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Running Time:
1 hour 47 minutes

Rating: PG Parental Guidance Suggested.

Rating Explanation:
or sequences of sci-fi action violence and peril, thematic elements, and language

Jimmy's Buzz Guide Review:
An ambitious and visually stunning film, unfortunately weighted down by uneven storytelling.

Additional Info:
George Clooney ... Frank Walker
Hugh Laurie ... Nix
Britt Robertson ... Casey Newton
Raffey Cassidy ... Athena
Tim McGraw ... Eddie Newton
Kathryn Hahn ... Ursula K
Keegan-Michael Key ... Hugo
Chris Bauer ... Frank's Dad
Pierce Gagnon ... Nate Newton
Matthew MacCaull ... Dave Clark
Judy Greer ... Mom
Thomas Robinson ... Young Frank Walker


The picture begins with Frank Walker (George Clooney) arguing with young Casey Newton (Britt Robertson) in an on-camera interview about how best to tell their story. The dispute leads to a prolonged flashback in which we see him as an imaginative boy (Thomas Robinson) going to the Epcot Center at the 1964 New York World’s Fair to enter his invention—a jet pack that doesn’t quite fly—in a contest. He’s dismissed by David Nix (Hugh Laurie), a supercilious judge, but a peculiar young girl named Athena (Raffey Cassidy) gives him a small pin that eventually lands him in Tomorrowland, a futuristic city that somewhat resembles a gleaming white version of the Wizard of Oz one.

Suddenly we’re whisked to the present, where Casey takes over. She’s an equally imaginative—and spunky—high school girl who’s constantly bombarded by messages that the earth is in bad shape but never told how to help deal with the global problems. She’s the daughter of a worker at Florida’s Cape Canaveral, and tries to prevent the rocket-launching platform there from being torn down. She’s caught, however, and on being released from jail finds one of those pins inserted among her belongings. It carries her off to the outskirts of Tomorrowland too—now apparently some sort of alternate reality that coexists with our own—and after several failed attempts makes her way into the place for a fascinating but short visit.

Tossed back into her humdrum life, Casey determines to get back to that futuristic paradise, making her way to a Houston shop specializing in comic and movie collectibles. There she’s accosted by its strange proprietors (Keegan-Michael Key and Kathryn Hahn) before being rescued by Athena, looking unchanged after all those years, who instructs her to seek out the reclusive Frank. She finds him, but after a big confrontation at his isolated farm involving some murderous robots, they’re off—again with Athena’s help—to Paris, where they embark on a spaceship hidden inside the Eiffel Tower that will speed them to Tomorrowland. But it turns out to be a very different place from the one Frank remembers or Casey just experienced.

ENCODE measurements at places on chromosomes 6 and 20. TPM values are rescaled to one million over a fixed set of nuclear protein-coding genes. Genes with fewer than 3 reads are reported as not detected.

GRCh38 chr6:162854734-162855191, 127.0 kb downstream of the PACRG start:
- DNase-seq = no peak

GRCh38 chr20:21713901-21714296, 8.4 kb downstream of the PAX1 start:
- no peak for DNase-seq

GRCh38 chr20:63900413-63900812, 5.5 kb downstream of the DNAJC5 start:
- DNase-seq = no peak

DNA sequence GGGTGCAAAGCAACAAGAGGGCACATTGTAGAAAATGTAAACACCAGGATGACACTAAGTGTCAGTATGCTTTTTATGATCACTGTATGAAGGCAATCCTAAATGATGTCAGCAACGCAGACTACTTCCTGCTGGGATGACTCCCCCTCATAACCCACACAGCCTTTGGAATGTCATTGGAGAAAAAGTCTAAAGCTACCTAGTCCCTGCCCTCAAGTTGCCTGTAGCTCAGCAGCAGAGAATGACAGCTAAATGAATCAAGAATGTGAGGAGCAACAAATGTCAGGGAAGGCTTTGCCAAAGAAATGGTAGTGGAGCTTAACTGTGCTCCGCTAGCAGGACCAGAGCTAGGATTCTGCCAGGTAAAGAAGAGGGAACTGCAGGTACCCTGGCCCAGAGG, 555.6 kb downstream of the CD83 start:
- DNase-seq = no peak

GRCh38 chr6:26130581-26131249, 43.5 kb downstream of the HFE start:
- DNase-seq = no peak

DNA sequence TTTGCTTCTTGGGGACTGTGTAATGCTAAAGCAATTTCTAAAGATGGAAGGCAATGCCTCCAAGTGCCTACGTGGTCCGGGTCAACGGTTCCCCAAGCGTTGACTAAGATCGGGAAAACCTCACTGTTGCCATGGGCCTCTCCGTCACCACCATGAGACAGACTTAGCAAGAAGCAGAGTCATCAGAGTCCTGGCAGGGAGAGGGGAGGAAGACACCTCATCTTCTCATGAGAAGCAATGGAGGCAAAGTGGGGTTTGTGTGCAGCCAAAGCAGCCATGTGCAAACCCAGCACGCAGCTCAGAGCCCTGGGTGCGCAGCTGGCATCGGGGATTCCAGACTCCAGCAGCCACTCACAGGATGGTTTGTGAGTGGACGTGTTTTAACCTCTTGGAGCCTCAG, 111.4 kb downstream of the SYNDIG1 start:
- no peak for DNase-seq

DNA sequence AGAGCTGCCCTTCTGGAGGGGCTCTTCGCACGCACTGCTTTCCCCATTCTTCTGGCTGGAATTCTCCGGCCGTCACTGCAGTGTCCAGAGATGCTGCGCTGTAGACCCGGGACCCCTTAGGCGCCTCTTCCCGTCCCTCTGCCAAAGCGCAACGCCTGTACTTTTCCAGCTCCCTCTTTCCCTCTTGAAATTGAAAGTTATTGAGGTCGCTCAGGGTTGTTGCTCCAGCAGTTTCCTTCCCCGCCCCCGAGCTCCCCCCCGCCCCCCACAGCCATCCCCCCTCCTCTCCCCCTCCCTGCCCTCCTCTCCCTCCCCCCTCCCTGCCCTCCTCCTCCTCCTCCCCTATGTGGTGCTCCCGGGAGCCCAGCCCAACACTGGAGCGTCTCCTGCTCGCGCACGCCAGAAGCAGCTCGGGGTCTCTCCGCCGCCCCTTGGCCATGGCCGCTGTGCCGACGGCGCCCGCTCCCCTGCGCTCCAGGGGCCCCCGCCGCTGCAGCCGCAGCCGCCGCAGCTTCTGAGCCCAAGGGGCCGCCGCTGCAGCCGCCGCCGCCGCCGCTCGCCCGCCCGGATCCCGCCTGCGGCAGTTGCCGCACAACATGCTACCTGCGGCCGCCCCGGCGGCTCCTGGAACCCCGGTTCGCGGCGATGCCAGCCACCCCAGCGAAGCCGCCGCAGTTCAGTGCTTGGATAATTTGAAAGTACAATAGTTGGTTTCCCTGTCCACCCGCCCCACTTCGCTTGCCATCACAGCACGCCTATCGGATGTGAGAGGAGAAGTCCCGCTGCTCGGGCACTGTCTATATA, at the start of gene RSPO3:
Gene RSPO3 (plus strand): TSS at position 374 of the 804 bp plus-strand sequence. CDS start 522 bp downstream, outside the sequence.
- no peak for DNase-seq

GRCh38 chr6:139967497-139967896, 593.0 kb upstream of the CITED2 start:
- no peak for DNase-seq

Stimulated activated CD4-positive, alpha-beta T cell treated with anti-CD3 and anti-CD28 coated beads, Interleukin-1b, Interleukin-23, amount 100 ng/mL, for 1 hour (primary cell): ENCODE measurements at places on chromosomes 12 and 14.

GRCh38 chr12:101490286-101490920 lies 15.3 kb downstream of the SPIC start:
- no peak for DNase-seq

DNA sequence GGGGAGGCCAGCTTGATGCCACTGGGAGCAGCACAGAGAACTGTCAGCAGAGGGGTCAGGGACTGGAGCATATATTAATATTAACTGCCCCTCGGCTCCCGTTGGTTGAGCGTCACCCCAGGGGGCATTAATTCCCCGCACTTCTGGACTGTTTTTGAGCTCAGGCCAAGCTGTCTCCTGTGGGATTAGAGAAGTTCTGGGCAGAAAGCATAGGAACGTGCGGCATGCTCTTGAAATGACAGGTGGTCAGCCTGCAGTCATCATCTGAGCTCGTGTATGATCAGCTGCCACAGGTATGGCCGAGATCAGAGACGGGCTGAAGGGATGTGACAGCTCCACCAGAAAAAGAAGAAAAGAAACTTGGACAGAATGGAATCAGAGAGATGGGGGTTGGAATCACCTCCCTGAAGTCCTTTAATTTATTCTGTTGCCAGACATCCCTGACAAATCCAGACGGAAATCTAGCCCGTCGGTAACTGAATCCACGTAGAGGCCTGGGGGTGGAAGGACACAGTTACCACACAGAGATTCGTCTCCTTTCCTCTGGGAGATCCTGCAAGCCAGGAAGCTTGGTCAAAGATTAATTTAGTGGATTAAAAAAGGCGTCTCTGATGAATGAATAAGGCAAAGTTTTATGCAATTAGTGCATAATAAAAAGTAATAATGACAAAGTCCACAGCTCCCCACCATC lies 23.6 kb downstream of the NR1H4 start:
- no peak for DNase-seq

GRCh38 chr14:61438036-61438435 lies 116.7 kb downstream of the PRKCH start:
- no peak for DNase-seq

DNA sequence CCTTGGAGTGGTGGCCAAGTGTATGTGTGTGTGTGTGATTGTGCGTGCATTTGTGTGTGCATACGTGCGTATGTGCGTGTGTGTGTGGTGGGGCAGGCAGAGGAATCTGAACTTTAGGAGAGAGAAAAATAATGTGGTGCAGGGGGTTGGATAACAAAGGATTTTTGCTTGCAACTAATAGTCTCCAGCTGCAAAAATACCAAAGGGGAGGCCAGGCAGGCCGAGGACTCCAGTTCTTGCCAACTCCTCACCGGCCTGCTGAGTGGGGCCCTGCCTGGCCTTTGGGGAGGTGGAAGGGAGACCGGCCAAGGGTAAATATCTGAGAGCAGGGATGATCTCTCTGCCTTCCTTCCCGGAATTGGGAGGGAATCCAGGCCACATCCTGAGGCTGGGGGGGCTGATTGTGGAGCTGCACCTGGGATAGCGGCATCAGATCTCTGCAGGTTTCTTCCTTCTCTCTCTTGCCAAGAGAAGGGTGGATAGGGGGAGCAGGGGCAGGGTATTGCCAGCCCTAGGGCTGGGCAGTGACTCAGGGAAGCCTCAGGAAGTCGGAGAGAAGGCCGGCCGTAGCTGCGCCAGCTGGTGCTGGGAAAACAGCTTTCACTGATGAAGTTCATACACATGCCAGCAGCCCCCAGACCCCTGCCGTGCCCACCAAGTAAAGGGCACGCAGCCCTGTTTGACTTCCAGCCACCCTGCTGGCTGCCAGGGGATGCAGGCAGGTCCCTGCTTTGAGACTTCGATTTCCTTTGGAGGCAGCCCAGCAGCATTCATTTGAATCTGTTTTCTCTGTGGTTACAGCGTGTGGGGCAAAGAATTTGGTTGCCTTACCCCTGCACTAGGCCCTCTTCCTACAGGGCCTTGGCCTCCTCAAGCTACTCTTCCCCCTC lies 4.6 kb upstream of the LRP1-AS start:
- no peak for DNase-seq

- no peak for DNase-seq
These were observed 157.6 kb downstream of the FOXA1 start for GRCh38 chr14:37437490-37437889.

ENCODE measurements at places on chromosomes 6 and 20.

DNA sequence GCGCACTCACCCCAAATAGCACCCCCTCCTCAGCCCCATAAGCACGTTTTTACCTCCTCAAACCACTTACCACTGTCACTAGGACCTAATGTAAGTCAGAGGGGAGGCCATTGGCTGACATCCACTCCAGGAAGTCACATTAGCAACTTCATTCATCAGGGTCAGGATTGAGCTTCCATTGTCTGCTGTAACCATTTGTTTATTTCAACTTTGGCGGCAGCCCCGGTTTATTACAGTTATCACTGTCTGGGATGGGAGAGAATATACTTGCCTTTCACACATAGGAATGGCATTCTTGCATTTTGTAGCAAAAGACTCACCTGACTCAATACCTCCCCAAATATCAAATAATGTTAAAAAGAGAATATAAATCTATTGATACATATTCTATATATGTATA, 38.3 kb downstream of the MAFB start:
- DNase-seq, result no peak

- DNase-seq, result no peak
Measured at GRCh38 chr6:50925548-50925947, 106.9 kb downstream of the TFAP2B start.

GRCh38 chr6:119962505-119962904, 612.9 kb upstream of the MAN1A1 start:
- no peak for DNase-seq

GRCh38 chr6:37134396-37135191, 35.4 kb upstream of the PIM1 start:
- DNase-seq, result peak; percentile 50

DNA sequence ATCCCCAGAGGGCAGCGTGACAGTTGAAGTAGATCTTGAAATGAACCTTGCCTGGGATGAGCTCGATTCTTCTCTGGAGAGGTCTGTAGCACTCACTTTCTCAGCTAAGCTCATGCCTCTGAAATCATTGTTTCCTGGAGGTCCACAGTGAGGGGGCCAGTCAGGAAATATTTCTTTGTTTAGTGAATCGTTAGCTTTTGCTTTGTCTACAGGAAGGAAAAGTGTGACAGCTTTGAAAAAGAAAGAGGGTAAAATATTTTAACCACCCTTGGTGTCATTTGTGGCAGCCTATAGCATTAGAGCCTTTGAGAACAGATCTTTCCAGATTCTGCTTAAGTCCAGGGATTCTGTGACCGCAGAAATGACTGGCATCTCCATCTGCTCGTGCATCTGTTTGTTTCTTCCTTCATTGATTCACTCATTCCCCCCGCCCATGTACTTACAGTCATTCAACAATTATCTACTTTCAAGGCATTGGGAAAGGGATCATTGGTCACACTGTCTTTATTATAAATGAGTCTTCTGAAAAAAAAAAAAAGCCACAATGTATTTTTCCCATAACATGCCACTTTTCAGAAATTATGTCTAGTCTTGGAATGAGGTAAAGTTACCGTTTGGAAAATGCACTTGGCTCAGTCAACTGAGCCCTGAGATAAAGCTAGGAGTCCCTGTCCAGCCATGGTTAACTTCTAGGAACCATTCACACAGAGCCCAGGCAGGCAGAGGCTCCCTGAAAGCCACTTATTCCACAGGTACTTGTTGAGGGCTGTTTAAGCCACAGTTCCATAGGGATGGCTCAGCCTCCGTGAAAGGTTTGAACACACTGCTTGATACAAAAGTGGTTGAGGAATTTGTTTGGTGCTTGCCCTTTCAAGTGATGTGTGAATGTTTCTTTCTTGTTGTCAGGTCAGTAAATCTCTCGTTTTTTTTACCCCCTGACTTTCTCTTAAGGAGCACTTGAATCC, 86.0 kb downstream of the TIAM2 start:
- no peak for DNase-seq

All this is a lead-up to a heavy-handed message about working to save the planet rather than simply talking about the dangers facing the environment. The action scenes can’t escape the feel of real violence that live-action inevitably brings, but which, of course, in an animated film would seem greatly diluted. Director Brad Bird tries to minimize the unpleasantness as best he can (and, of course, it’s usually a robot that gets mashed or dismembered), but frankly the slam-bang nature of the physical confrontations is still pretty strong. 

Tomorrowland is an opulent production, and the sets and locations (including the Calatrava-designed City of Arts and Sciences in Valencia, which partially stand in for the Tomorrowland world) look fine, so fine, in fact  that they emphasize the insipidity of most of the dialogue and action. 

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